Being the first of several reviews of grocery stores in the Kingston, New York area.

Adams Fairacre Farms is a three-store chain in the Hudson Valley of New York.  It’s really more of a “Super Farm Market,” as they advertise themselves, than a grocery store.

The good

When you walk into Adams, you walk into the store’s best department:  the fruits and vegetables.  Adams works with local farms to stock as much local produce as possible.  In general, they have higher-quality produce than any of the chain stores at any given time of year, even if it isn’t local.  If you care about quality veg, one trip to Adams will convince you to make it a regular weekly stop.

Adams’ meat department is no comparison to the local competition; it rivals any dedicated butcher shop for variety and quality.  They stock both quality “store brand” meat—typically better than the premium national brands found at other stores—and high-end brands like Bell and Evans.  They typically stock a selection of USDA Prime beef, as well as local beef.  The meat department is well-staffed, and they will gladly handle special requests.  There’s also a full-service seafood department.

The delicatessen carries Boar’s Head products as their value line. Again, the quality, the selection, and the service beat the chain stores hands down.  They will make sandwiches to order.  There’s a selection of hot and cold foods.

There’s a cheese department with a wide range of gourmet cheeses.  A very good salad bar.  An on-site bakery.

The rest of Adams’ “grocery store” is relatively small, but they carry most items that a serious chef would need, if not with so much variety as a large chain store.  Typically, what they do carry are premium, local, or otherwise hard-to-find brands.  If you’re making a recipe that calls for an unusual ingredient, Adams should be your first stop.

Kitchen Store

The Kingston Adams has a small kitchen-goods store.  It’s a mixed bag; they carry some decent items, a fair amount of overpriced items (like CIA cookware), and a good dose of high-hype, low-quality items (Food Network branded stuff).  It’s neither as cheap as Bed Bath and Beyond, nor does it cater to the serious cook like local favorite Warren Cutlery.

Garden Center

The other half of Adams is the garden center.  The greenhouse and nursery stock a wide range of plants, all healthier than what you’ll find at the big-box home centers. They carry a range of other garden products, again emphasizing the premium lines such as Droll Yankees bird feeders and the upper end of the Weber grill range.


Adams really shines at the checkout.  Although there are fewer lanes than the big stores, they’re well staffed, and the clerks know what they’re doing. It’s rare for lines to get more than two deep, and there’s usually little delay from checking out.  Like much of the store, the checkout is cramped, so bagging can be a challenge.  Many lines offer bagging staff, but you’re welcome to bag your own, and it may speed things up even more.  Adams offers a 5¢ discount for each reusable bag you use.

Unlike the chain stores, Adams doesn’t offer automated self-checkout.  You won’t miss it.

The Bad

Adams day-to-day prices are generally higher for identical items than any other local store.  Many of their products simply aren’t available at other local stores because they are premium or ultra-premium brands, and those products are usually considerably more expensive than what you’ll find at Hannaford or ShopRite.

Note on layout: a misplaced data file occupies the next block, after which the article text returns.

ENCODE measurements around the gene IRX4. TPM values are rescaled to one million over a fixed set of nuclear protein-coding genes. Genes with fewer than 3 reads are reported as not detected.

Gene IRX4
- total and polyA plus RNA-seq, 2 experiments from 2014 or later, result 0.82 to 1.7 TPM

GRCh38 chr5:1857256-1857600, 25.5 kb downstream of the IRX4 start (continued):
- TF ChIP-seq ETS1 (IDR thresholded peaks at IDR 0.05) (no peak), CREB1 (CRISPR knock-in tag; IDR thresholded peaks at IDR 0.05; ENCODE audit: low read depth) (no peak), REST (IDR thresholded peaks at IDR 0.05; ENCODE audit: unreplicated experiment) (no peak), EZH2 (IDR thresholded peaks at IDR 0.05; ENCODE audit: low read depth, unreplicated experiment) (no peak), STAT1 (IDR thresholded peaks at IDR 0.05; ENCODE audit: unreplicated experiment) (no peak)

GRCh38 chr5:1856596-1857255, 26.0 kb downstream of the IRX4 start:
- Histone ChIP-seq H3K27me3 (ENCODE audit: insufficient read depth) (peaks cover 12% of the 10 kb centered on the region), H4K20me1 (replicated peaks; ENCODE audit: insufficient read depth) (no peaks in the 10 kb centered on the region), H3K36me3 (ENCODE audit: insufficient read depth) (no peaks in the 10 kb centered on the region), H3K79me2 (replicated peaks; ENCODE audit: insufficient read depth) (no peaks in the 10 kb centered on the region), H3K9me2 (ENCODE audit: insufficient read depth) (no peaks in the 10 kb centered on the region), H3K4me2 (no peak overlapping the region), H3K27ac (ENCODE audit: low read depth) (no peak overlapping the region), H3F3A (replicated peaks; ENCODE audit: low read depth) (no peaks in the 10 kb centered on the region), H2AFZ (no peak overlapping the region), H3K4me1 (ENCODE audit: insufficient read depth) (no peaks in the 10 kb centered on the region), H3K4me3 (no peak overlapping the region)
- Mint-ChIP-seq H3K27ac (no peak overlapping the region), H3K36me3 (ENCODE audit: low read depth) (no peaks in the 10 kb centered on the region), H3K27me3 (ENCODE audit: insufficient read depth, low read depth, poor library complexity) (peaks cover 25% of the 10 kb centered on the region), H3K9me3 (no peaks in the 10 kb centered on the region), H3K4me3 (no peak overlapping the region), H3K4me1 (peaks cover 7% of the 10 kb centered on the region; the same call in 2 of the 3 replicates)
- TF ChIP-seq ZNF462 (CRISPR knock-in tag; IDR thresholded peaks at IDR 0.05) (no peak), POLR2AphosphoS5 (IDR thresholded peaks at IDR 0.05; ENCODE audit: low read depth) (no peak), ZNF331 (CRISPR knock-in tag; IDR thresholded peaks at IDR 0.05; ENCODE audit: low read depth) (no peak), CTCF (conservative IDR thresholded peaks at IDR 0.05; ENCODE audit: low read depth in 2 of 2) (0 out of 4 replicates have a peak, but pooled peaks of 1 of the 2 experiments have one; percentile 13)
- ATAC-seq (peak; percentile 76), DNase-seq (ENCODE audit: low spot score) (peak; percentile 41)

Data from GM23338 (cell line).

While Adams has excellent vegetables, the small size of the chain means that they sometimes don’t have all the vegetables you might need for your menu.

The hot foods available range from good to merely edible.  This has gotten better over time, but it’s still a very hit-or-miss proposition.  The cold prepared foods are likewise highly variable.

Adams has a longstanding habit of not complying with the Ulster County retail pricing law.  It’s not unusual to find products that have no marked price, and no price on the shelf.  This is especially true in the frozen-foods and dairy areas.

The store gets very busy on weekends, when it draws a lot of traffic from New York City weekenders.  Unfortunately, that crowd has a… different standard of grocery-store etiquette.  This can make it frustrating to navigate the store and the parking lot.  The store’s parking lot becomes overcrowded at certain times on the weekends, around holidays, and most especially when the store runs special events like their annual garden show.

There is no dedicated bottle-return area.


Here’s what I’d like to see Adams change:

  • Try to negotiate more competitive prices on some commodity items, like soda.  Work with vendors to ensure those items are consistently stocked.
  • Improve the signage in the parking lot, to ease the traffic flow issues at peak times.
  • Build a more consistent quality in the hot foods, perhaps preparing less at one time so it doesn’t dry out in the steam case.  (Go tour the Wegmans store in Pittsford, N.Y.; that’s how you do it.)
  • Consider installing WiFi in the store.  Adams appeals to affluent buyers—the type that have iPhones and iPads and such, and WiFi appeals to them.
  • Tell the folks at the deli counter that some people are hard of hearing, and they should push the button to advance the “take a ticket” number before they call it out.

Having lived in Rochester, I can’t help but judge every grocery store against Wegmans.  Wegmans isn’t perfect, but they’re better than everyone else.  In many ways, Adams comes close, albeit on a smaller scale.  That’s especially true in the vegetable department; not surprising, since both companies started as farm stands.  For me, saying a store is “like a small Wegmans” is high praise indeed.


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